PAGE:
Posts for: April, 2011

By Charles Dean
April 25, 2011
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What Is Tooth Decay?

Tooth decay is caused by a variety of things; in medical terms, cavities are called caries, which are caused by long-term destructive forces acting on tooth structures such as enamel and the tooth's inner dentin material.

These destructive forces include frequent exposure to foods rich in sugar and carbohydrates; soda, candy, ice cream-even milk-are the common culprits. Left inside your mouth from non-brushing and flossing, these materials break down quickly, allowing bacteria to do their dirty work in the form of a harmful, colorless sticky substance called plaque.

The plaque works in concert with leftover food particles in your mouth to form harmful acids that destroy enamel and other tooth structures.

If cavities aren't treated early enough, they can lead to more serious problems requiring treatments such as root canal therapy.

Preventing Cavities

The best defense against cavities is good oral hygiene, including brushing with a fluoride toothpaste, flossing and rinsing. Your body's own saliva is also an excellent cavity fighter, because it contains special chemicals that rinse away many harmful materials. Chewing a good sugarless gum will stimulate saliva production between brushing.

Special sealants and varnishes can also be applied to stave off cavities from forming.

If you have any of the following symptoms, you may have a cavity:

  • Unusual sensitivity to hot and cold water or foods.
  • A localized pain in your tooth or near the gum line.
  • Teeth that change color.

Baby Bottle Tooth Decay

Baby bottle tooth decay is caused by sugary substances in breast milk and some juices, which combine with saliva to form pools inside the baby's mouth.

If left untreated, this can lead to premature decay of your baby's future primary teeth, which can later hamper the proper formation of permanent teeth.

One of the best ways to avoid baby bottle tooth decay is to not allow your baby to nurse on a bottle while going to sleep. Encouraging your toddler to drink from a cup as early as possible will also help stave off the problems associated with baby bottle tooth decay.


By Charles Dean
April 11, 2011
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More and more people are avoiding the need for dentures as they grow older, going against the notion that false teeth are a normal part of growing older.

In fact, there's usually no reason for you NOT to keep your teeth your entire life, providing you maintain a healthy balanced diet and practice good oral hygiene.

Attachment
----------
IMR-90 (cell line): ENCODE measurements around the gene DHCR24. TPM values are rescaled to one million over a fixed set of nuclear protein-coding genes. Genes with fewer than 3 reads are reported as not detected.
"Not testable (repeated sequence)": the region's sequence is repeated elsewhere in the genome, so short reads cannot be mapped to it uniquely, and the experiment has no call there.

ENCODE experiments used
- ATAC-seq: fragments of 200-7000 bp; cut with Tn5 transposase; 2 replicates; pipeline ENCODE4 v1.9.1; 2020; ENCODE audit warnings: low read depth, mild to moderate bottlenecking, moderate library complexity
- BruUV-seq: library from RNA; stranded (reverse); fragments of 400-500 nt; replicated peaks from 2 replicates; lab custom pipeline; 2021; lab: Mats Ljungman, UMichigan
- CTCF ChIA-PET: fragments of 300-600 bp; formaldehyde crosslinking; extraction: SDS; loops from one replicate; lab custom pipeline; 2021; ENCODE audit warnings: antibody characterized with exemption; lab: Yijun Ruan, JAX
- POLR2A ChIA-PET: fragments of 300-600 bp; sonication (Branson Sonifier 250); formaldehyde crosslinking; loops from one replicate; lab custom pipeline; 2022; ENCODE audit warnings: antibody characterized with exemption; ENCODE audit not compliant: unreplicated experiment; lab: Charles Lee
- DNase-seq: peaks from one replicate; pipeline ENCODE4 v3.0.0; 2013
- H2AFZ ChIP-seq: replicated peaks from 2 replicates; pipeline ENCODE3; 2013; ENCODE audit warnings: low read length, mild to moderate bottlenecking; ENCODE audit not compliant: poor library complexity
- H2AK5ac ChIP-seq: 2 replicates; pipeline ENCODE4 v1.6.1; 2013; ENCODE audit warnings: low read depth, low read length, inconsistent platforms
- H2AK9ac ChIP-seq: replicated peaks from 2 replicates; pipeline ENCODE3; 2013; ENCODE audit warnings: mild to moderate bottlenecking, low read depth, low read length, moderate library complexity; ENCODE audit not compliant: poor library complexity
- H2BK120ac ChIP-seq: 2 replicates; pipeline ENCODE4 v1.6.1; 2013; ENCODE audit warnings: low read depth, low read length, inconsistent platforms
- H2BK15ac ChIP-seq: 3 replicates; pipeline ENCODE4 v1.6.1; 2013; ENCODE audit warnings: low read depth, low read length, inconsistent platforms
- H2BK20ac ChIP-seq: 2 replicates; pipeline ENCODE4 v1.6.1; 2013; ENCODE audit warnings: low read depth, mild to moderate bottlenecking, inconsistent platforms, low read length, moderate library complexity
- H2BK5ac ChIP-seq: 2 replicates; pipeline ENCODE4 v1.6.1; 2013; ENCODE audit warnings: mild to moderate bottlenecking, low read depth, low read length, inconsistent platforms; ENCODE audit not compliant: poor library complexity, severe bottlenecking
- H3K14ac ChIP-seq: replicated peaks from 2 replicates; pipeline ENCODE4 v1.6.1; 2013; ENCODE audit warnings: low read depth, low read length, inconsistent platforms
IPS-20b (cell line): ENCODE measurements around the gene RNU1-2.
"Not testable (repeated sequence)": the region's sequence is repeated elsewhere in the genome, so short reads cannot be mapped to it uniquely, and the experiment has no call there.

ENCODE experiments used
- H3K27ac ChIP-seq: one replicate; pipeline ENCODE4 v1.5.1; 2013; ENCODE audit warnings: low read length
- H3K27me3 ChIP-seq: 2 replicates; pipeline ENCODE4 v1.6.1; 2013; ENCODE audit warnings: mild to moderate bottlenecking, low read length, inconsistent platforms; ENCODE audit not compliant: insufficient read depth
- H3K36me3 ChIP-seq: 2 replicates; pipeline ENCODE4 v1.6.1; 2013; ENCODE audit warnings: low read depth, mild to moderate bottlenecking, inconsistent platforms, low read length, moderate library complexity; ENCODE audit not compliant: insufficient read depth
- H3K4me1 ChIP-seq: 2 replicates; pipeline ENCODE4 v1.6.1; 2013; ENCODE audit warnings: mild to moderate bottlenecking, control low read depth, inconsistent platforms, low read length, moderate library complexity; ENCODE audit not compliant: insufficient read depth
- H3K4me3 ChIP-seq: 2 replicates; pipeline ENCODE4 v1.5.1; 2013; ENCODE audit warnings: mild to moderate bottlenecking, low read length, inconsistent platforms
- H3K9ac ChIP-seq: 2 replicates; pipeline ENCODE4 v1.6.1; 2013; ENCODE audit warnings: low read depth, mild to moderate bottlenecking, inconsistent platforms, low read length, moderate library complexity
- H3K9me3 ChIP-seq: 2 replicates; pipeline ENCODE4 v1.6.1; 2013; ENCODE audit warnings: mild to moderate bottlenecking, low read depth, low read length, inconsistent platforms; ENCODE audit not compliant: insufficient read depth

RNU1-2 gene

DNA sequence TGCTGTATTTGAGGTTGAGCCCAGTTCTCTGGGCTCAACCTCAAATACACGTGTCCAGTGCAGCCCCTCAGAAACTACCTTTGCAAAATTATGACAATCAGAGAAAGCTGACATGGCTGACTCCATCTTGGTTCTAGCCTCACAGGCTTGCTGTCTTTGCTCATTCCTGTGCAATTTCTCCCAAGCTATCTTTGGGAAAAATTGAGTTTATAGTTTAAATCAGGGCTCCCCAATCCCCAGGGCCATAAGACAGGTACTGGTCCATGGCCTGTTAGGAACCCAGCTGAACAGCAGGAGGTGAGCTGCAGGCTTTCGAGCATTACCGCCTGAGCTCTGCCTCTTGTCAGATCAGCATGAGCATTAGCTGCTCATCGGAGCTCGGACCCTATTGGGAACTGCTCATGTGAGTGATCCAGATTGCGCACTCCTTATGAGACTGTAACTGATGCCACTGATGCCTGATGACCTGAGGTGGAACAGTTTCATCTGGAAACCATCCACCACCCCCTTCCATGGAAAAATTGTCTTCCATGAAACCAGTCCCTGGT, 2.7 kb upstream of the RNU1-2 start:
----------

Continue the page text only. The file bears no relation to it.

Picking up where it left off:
Another desirable side effect of good oral hygiene: avoiding more serious problems such as hypertension, cardiovascular disease, diabetes, and even stroke. Indeed, medical research is beginning to show that a healthy mouth equates to a healthy body and a longer life.

Dexterity and Arthritis
People who suffer from arthritis or other problems of dexterity may find it difficult and painful to practice good oral hygiene.

Thankfully, industry has responded with ergonomically designed devices such as toothbrushes and floss holders that make it easier to grasp and control.

You can also use items around the house to help you. Inserting the handle of your toothbrush into a small rubber ball, or extending the handle by attaching a small piece of plastic or Popsicle stick may also do the trick.

Floss can also be tied into a tiny loop on either side, making it easier to grasp and control the floss with your fingers.


By Charles Dean
April 04, 2011
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Dentistry - Interesting??
I bet you didn't think it was possible, but here are a few dental fun facts that may find you saying "Wow, I didn't know that!"

  • Each person's set of teeth is unique - much like their fingerprints - even in identical twins.

  • Some cheeses are have been found to protect teeth from decay.

  • The Mexican version of the Tooth Fairy is known as the Tooth Mouse, which takes the tooth and leaves treasures in its place.

  • If you're right handed, you will chew your food on your right side. If you're left handed, you will tend to chew your food on your left side.

  • The major causes of tooth loss in people under age 35 are sports, accidents and fights.

  • George Washington's dentures were made from walrus, hippopotamus, and cows' teeth, as well as elephant tusks.

  • The most valuable tooth was one a nobleman purchased - belonging to the famous scientists Isaac Newton - for $4,560. It was set in a ring.

  • In 200 AD, the Romans used a mixture of bones, eggshells, oyster shells and honey to clean their teeth.

  • Queen Elizabeth I's teeth were noticeably discolored. A German traveler, Paul Henter, speculated that the discoloration was due to the Queen's excessive consumption of sugar, making the first recorded association between sugar and tooth decay.

  • The second most common disease in the United States is tooth decay. The first is the common cold.

Animal Chompers 

  • Ants can lift an object up to fifty times their body-weight and carry it over their heads. They don't do this with their feet, but with their mouths.

  • Crocodiles don't clean their own teeth - they let a plover (little bird) pick their teeth for scraps of leftover food.

  • The largest toothed mammal in the world is the sperm whale. A whale's lower jaw, measuring 16'5" long, is exhibited in the British Museum of Natural History in London. The whale it belonged to reportedly measured 84 feet in length.

  • A snail can have about 25,000 teeth (on its tongue).

  • Horses teeth are extremely long and grow continually. They wear down, change shape and become discolored as they grow, so we can really tell a horse's age by looking at his teeth.

  • A shark's teeth are literally as hard as steel.

 




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